“If the service is not separate there is a danger that social workers will be diverted away and have to focus on those in crisis first to the detriment of leaving care services,” she says.
Nushra Mansuri, professional officer at the British Association of Social Workers, confirms this is already happening in some areas.
“It is shocking to hear from care leavers that they are not getting enough visits from their social worker,” she says.
Care Leavers Foundation trustee Janet Rich also wants more councils to take Devon and Wandsworth’s approach. “Too often children are just left to become independent without support at 16 and without adequate money,” she says.
Leaving care grants, to help care leavers furnish their first home, are key to giving them a good start as independent adults, she adds.
The Foundation estimates between £2,500 and £3,000 is needed but grants can be as little as a few hundred pounds. “This leaves them with some tough choices such as whether to buy carpets or a cooker,” says Rich. This is especially hard on care leavers because they also have to deal with “the absence of unconditional love in their lives,” Rich says.
“It’s hard for a corporate parent to create that, but they should not be kicking them out at 16. They need to ensure whatever resources they have are used to encourage them to stay and provide the support they so desperately need.”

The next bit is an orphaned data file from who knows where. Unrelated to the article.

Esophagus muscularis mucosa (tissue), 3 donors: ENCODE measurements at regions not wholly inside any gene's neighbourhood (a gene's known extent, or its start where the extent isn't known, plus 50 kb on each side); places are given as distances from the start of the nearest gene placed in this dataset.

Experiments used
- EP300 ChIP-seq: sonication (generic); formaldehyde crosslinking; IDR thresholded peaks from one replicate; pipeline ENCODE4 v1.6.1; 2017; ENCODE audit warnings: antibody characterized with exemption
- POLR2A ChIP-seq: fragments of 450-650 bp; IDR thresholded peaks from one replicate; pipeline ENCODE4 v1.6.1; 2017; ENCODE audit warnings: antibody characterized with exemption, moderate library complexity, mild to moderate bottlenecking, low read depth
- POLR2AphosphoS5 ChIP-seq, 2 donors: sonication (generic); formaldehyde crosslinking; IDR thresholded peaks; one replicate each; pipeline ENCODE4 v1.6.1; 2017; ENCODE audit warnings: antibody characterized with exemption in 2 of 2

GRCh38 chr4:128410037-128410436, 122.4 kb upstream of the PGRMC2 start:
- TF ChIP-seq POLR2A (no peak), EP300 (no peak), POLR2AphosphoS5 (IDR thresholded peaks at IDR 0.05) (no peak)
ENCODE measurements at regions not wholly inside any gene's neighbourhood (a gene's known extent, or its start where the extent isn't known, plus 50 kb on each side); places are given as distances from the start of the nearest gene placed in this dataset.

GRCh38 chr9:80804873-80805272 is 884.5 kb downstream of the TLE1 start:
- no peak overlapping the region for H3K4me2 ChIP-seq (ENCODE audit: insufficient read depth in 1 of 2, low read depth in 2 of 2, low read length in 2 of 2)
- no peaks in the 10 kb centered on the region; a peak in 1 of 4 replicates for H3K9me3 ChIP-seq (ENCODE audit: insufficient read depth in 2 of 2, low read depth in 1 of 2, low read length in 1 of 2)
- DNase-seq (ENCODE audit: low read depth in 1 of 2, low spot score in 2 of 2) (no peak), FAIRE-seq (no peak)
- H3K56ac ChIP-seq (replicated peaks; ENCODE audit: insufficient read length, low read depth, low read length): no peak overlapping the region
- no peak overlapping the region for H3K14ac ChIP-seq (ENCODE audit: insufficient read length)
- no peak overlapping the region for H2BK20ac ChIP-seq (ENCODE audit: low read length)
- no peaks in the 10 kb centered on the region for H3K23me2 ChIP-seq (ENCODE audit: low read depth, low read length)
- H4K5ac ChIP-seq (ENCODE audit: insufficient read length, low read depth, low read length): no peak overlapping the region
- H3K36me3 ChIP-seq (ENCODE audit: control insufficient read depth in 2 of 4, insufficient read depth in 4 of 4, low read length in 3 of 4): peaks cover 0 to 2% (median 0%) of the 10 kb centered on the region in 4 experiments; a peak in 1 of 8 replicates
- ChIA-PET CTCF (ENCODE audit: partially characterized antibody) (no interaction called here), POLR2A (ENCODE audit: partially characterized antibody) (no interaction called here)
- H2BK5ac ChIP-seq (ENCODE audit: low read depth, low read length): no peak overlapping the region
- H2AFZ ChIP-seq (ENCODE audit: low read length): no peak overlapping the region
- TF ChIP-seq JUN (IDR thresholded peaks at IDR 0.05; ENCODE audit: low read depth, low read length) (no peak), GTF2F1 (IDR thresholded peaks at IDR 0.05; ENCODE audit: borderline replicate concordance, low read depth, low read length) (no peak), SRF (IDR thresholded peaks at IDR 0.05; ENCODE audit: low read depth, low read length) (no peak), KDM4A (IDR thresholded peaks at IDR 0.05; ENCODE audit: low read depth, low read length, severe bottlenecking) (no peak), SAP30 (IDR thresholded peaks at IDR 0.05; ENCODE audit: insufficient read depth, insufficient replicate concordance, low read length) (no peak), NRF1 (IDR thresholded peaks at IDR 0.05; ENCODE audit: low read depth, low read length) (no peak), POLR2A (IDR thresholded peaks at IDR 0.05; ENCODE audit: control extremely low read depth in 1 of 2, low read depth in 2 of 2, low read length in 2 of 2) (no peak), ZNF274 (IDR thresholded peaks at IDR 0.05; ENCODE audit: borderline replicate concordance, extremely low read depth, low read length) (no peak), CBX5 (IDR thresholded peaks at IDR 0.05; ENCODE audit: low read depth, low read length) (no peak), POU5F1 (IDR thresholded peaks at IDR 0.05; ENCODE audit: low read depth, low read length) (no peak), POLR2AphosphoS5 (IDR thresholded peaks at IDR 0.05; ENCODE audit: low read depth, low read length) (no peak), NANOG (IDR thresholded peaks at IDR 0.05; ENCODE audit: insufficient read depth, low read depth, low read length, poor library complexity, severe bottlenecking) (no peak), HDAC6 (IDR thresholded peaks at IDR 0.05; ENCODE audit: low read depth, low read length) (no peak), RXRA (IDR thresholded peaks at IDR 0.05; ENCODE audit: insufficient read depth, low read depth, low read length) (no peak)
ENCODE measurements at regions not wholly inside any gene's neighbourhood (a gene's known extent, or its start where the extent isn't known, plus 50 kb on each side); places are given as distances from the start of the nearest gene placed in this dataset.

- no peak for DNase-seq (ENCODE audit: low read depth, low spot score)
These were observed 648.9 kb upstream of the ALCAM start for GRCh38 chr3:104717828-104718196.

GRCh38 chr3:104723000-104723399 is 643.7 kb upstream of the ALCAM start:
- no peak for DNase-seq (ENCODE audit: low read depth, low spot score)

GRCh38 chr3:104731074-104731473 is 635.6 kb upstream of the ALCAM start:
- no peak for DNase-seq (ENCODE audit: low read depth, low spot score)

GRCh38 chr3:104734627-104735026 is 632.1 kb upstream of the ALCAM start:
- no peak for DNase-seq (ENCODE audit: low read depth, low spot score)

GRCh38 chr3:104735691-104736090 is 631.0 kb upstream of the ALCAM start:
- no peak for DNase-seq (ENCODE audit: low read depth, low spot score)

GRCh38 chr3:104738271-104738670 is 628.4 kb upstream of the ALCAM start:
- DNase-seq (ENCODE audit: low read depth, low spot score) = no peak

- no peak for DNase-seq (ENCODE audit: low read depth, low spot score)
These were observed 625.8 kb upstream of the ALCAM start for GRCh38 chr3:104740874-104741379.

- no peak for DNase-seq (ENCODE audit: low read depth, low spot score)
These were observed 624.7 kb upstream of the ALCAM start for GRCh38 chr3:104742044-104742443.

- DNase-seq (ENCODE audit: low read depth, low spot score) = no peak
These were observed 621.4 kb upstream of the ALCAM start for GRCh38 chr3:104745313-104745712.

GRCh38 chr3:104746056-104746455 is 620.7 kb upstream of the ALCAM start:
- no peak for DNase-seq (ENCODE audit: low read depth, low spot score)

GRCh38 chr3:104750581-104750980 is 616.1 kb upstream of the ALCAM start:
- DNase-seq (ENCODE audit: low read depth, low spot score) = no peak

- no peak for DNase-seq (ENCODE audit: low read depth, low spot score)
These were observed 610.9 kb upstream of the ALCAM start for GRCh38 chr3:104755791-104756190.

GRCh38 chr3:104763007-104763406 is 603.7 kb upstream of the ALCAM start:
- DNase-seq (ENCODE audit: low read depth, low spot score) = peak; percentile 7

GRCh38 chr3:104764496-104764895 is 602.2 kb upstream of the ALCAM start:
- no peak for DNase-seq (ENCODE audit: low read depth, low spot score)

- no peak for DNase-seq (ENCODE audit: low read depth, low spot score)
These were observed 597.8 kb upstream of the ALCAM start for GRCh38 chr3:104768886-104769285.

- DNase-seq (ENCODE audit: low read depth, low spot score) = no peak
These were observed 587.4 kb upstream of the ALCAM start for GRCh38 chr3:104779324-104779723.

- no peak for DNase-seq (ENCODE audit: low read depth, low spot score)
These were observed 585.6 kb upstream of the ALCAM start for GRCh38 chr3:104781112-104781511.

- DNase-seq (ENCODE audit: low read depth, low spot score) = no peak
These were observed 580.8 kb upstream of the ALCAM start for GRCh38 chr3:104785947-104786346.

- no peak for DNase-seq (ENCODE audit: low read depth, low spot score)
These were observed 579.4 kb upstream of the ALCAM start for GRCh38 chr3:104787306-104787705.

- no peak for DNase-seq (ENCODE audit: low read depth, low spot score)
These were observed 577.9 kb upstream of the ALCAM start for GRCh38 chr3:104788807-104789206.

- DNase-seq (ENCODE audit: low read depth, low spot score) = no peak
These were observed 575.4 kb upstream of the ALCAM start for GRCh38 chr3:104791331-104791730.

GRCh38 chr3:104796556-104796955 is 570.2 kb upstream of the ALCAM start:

Helping young people stay put
Devon Council’s Staying Put scheme has helped meet the surge in demand for its leaving care services following the Southwark judgement.
Launched three years ago the scheme offers foster care and assisted lodging placements to encourage care leavers to remain in care beyond 18.
Hosts receive on average £175 a week and care leavers make a weekly contribution of around £20 towards heating, lighting and food costs.
The council’s children’s services lead member, Andrea Davis, explains that the council’s 16- to 17-year-old looked-after children population doubled to 200 following the Southwark judgement.
There are currently 60 young people using the staying put scheme, “and most are in education, work or training,” she adds.
The total cost of the initiative is £550,000 a year, which is largely offset from housing benefit contributions from the county’s district councils, which are responsible for housing.
Davis admits that the council’s leaving care grant is just £1,000 but says Staying Put has been unaffected by £14m worth of cuts across children’s services this year.
● The Southwark Judgement, made by the House of Lords in May 2009, ruled that all children’s services have a legal duty to provide accommodation and support to homeless 16- and 17-year-olds under the Children Act 1989.
● It brought to an end the case of a homeless 17-year-old, known as G, who took legal action against the London Borough of Southwark over the quality of support he was offered.
● Previously children’s services had argued not all 16- 17-year-olds were entitled to leaving care support.
The Legal Aid, Sentencing and Punishment of Offenders Bill
● Introduced into parliament in June 2011, the bill will give councils responsibility for young people on remand by giving them looked-after status.
● Those on remand for 13 weeks or more will be entitled to leaving care support, including accommodation.